Since the forum only allows 4 Images in a thread I’ve posted this HERE. Anyone with a multidisk configuration might find this helpful. It took me some trail and error before getting all this right.
Since I took the time to figure out how to do this I figured I’d post a thread. I would suggest having your windows 7 Disk handy before loading SUSE. You can also create a repair CD in windows by searching repair. This will allow you to recover the windows MBR in the event you have issues. I usually load Grub to my windows C: drive MBR and let it be the boot manger. However, this time I wanted to used EasyBCD add SUSE to the Windows boot manager. This worked out great. I loaded SUSE to my Disk 2 which already had 2 partitions I created in windows (one fat and one NTFS). I didn’t want to involve my Windows SSD (Disk 3) to install the MBR/Grub.
Here’s a picture of my disk management in Windows prior to loading SUSE. This is taken from my thread here.
Disk 3 is where my Windows 7 load resides on a single partition on my 128GB Intel 510 SSD.
Disk 2 is where I put my Backups for my Windows 7 system among a few other things. This is a single 640GB Western Digital WD Black Drive
Disk 1 and Disk 0 Consist of TWO 1TB 7200 RPM Western Digital WD Black Drive Drives Running a Short Stroked Partition for my Games on Drive D using 460GB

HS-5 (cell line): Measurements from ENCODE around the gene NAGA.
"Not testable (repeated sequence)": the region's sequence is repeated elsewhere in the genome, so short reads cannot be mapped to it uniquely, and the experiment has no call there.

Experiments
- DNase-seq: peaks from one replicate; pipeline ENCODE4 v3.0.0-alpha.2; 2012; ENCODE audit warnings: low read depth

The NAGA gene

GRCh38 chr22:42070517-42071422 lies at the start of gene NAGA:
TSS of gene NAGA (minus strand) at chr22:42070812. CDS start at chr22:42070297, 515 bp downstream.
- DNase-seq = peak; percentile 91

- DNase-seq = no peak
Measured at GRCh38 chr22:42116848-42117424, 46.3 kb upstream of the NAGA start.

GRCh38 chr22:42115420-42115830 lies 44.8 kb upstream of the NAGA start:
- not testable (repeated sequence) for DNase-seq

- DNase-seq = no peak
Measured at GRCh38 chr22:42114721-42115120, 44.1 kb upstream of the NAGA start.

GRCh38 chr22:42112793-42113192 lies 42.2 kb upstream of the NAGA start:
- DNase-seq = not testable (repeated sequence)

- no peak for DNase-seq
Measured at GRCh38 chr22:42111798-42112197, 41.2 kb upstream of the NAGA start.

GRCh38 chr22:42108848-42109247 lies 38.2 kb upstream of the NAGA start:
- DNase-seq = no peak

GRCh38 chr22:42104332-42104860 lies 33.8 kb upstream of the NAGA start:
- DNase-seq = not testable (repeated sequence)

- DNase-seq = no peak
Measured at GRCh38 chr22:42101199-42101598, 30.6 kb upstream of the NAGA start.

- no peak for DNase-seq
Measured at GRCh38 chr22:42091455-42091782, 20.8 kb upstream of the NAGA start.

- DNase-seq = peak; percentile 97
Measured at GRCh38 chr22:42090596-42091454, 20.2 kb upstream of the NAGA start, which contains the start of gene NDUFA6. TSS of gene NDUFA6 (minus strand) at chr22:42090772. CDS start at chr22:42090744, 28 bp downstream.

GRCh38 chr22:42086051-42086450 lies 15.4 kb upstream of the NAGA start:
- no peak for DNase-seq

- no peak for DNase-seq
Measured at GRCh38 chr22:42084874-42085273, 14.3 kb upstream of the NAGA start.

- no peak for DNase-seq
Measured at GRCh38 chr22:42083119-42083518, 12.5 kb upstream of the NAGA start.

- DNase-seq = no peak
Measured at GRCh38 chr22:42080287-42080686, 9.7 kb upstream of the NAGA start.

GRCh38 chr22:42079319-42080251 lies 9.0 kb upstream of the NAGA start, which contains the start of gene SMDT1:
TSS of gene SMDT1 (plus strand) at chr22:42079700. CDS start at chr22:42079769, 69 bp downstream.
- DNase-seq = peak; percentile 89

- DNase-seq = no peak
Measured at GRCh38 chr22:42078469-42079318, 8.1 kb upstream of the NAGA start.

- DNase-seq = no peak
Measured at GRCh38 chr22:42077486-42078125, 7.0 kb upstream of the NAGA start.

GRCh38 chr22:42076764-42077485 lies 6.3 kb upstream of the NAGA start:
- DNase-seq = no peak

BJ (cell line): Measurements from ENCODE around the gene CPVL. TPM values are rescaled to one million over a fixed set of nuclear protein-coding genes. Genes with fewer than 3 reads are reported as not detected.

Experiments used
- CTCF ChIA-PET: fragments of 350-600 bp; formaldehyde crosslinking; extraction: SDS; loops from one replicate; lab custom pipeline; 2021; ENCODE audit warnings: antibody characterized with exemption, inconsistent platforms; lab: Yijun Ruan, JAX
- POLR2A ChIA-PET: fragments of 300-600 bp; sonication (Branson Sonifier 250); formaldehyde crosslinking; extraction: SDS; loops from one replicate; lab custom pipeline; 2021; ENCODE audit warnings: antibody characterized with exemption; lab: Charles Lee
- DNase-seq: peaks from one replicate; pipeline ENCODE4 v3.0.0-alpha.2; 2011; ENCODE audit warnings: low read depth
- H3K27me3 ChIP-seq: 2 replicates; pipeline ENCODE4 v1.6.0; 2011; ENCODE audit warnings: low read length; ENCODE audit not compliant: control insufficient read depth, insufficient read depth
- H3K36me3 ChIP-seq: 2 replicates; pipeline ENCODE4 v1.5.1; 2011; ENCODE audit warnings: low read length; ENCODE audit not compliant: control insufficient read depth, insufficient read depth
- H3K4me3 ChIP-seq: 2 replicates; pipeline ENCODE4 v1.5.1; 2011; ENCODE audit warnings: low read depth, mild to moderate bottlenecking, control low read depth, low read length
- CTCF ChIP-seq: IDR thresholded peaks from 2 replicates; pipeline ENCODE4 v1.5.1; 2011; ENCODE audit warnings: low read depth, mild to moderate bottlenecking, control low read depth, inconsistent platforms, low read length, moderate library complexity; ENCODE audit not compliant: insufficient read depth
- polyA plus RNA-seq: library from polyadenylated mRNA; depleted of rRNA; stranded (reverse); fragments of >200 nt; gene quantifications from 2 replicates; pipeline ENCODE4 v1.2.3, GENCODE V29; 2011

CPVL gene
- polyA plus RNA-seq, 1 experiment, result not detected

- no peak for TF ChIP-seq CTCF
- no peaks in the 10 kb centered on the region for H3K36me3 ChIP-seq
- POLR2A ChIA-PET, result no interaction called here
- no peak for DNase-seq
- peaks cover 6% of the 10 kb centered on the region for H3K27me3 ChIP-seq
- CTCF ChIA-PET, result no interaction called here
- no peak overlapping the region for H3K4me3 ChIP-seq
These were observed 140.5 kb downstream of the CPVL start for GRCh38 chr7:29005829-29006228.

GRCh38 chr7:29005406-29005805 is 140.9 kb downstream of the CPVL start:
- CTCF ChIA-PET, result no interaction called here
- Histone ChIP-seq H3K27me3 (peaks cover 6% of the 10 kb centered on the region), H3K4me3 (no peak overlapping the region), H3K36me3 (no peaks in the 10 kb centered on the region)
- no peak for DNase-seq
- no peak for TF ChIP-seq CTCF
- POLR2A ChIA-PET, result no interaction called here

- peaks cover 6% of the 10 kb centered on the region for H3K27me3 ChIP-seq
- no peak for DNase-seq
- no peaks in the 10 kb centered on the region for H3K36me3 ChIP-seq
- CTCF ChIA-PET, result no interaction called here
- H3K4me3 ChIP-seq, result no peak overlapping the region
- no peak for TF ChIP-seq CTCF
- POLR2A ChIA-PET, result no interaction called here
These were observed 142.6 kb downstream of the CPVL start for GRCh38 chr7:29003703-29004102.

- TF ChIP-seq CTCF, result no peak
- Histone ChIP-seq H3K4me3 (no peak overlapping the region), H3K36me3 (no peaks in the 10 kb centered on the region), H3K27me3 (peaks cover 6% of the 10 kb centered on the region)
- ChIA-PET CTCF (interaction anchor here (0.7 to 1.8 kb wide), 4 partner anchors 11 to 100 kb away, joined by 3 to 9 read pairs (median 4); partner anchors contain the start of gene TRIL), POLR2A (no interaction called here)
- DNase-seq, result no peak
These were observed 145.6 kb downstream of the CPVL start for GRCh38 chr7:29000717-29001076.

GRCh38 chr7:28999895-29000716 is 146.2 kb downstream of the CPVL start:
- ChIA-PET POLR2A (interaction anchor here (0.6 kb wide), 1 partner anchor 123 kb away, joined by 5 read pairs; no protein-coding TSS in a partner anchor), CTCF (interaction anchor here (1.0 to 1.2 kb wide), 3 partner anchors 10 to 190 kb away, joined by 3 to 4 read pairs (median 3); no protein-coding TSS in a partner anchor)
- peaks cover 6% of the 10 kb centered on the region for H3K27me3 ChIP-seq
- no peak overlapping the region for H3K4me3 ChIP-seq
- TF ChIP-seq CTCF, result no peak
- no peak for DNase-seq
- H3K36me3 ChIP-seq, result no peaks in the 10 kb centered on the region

Disk 0 Is part of the Two disk RAID 0 setup with 701GB used for my various applications with the additional 710GB unallocated.
Here’s my Windows Partition Setup:
So, what I’m did was used create partition tool in expert mode and installed it to my Disk 2 single 640GB Western Digital WD Black Drive. I was going to use the following space on the 454GB I have free on this drive to load SUSE.
/root - 20GB
/swap - 2GB
/home - 150GB
Upon loading SUSE off USB stick and clicking install it presented me with a default setup to load SUSE to my part of my spare/unused RAID Disk 1 location with 701GB free.
Also, When asked this question by setup I choose NO.
Following MD compatible RAID devices were detected:
If they are clean devices or contain partitions then you can choose to use
MD Partitionable RAID sysbsystem to handle them. In case of clean device you
will be able to install system on it and boot from such RAID.
Do you want MD Partitionable RAID subsystem to manage those partitions?
I didn’t want to load it where the SUSE default proposed so I clicked on create partition and selected my 640GB Western Digital WD Black Drive unused portion of the disk with the above allocations.
Here’s the Default of how it was prior to me modifying the setup. As I mentioned, it wanted to load to it to my part of my free RAID setup. I didn’t want to risk any issues with my RAID so that’s why I loaded it to my my 640WD I use as a backup drive. I also wanted my 2 partitions on the WD drive to remain intact. The default SUSE proposed might of worked but I had too many applications installed for windows on my RAID setup.
And here’s how I set my modified partitions to:
Next, I clicked on Accept and proceed to the next Screen where I modified the default GRUB installation disk and Boot order of the disk.
When you get to this Screen click on the Change Button at the Bottom and click on Booting.
This was the Default setup for Grub I had to modify for my setup.
PAST 4 IMAGE LIMIT. See link above for all images.